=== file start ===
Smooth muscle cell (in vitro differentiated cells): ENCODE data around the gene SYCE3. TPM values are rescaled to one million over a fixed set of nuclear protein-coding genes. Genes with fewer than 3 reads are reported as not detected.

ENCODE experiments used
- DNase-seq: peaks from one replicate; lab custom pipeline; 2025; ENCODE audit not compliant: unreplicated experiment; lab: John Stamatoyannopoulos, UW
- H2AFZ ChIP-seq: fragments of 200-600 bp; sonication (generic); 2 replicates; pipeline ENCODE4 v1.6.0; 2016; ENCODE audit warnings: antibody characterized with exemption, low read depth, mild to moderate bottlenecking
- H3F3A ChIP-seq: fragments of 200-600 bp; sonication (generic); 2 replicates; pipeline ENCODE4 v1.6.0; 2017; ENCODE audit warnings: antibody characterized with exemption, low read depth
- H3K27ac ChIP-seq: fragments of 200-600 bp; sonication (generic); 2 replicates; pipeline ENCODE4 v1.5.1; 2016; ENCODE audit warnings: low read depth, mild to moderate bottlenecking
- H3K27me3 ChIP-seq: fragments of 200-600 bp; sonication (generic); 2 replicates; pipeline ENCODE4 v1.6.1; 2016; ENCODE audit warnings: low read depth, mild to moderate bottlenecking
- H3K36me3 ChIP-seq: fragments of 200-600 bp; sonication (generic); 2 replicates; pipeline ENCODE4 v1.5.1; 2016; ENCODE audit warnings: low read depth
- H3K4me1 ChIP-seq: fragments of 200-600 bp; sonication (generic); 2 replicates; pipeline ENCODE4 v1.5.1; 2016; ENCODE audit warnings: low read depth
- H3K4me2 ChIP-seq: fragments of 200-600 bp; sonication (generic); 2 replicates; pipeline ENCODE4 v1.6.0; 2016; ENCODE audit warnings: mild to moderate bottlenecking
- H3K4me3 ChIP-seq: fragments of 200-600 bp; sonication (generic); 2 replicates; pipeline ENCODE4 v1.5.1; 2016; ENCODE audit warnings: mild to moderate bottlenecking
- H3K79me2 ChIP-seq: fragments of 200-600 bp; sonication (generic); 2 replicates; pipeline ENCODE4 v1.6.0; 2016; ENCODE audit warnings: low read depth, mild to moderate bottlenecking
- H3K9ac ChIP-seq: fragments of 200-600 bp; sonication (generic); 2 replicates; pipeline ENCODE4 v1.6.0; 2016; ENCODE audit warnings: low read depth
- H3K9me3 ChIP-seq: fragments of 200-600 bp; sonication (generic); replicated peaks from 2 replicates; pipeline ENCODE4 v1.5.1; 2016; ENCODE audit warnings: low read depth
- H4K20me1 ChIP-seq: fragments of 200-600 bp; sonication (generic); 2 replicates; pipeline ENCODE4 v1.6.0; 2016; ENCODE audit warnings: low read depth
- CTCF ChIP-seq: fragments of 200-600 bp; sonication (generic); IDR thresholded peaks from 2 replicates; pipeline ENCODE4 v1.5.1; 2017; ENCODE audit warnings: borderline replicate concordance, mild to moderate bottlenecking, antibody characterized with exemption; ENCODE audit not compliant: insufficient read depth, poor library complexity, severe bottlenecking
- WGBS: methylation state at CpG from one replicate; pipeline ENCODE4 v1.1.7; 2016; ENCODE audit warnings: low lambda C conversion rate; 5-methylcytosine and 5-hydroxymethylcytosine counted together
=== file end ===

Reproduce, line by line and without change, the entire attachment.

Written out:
Smooth muscle cell (in vitro differentiated cells): ENCODE data around the gene SYCE3. TPM values are rescaled to one million over a fixed set of nuclear protein-coding genes. Genes with fewer than 3 reads are reported as not detected.

ENCODE experiments used
- DNase-seq: peaks from one replicate; lab custom pipeline; 2025; ENCODE audit not compliant: unreplicated experiment; lab: John Stamatoyannopoulos, UW
- H2AFZ ChIP-seq: fragments of 200-600 bp; sonication (generic); 2 replicates; pipeline ENCODE4 v1.6.0; 2016; ENCODE audit warnings: antibody characterized with exemption, low read depth, mild to moderate bottlenecking
- H3F3A ChIP-seq: fragments of 200-600 bp; sonication (generic); 2 replicates; pipeline ENCODE4 v1.6.0; 2017; ENCODE audit warnings: antibody characterized with exemption, low read depth
- H3K27ac ChIP-seq: fragments of 200-600 bp; sonication (generic); 2 replicates; pipeline ENCODE4 v1.5.1; 2016; ENCODE audit warnings: low read depth, mild to moderate bottlenecking
- H3K27me3 ChIP-seq: fragments of 200-600 bp; sonication (generic); 2 replicates; pipeline ENCODE4 v1.6.1; 2016; ENCODE audit warnings: low read depth, mild to moderate bottlenecking
- H3K36me3 ChIP-seq: fragments of 200-600 bp; sonication (generic); 2 replicates; pipeline ENCODE4 v1.5.1; 2016; ENCODE audit warnings: low read depth
- H3K4me1 ChIP-seq: fragments of 200-600 bp; sonication (generic); 2 replicates; pipeline ENCODE4 v1.5.1; 2016; ENCODE audit warnings: low read depth
- H3K4me2 ChIP-seq: fragments of 200-600 bp; sonication (generic); 2 replicates; pipeline ENCODE4 v1.6.0; 2016; ENCODE audit warnings: mild to moderate bottlenecking
- H3K4me3 ChIP-seq: fragments of 200-600 bp; sonication (generic); 2 replicates; pipeline ENCODE4 v1.5.1; 2016; ENCODE audit warnings: mild to moderate bottlenecking
- H3K79me2 ChIP-seq: fragments of 200-600 bp; sonication (generic); 2 replicates; pipeline ENCODE4 v1.6.0; 2016; ENCODE audit warnings: low read depth, mild to moderate bottlenecking
- H3K9ac ChIP-seq: fragments of 200-600 bp; sonication (generic); 2 replicates; pipeline ENCODE4 v1.6.0; 2016; ENCODE audit warnings: low read depth
- H3K9me3 ChIP-seq: fragments of 200-600 bp; sonication (generic); replicated peaks from 2 replicates; pipeline ENCODE4 v1.5.1; 2016; ENCODE audit warnings: low read depth
- H4K20me1 ChIP-seq: fragments of 200-600 bp; sonication (generic); 2 replicates; pipeline ENCODE4 v1.6.0; 2016; ENCODE audit warnings: low read depth
- CTCF ChIP-seq: fragments of 200-600 bp; sonication (generic); IDR thresholded peaks from 2 replicates; pipeline ENCODE4 v1.5.1; 2017; ENCODE audit warnings: borderline replicate concordance, mild to moderate bottlenecking, antibody characterized with exemption; ENCODE audit not compliant: insufficient read depth, poor library complexity, severe bottlenecking
- WGBS: methylation state at CpG from one replicate; pipeline ENCODE4 v1.1.7; 2016; ENCODE audit warnings: low lambda C conversion rate; 5-methylcytosine and 5-hydroxymethylcytosine counted together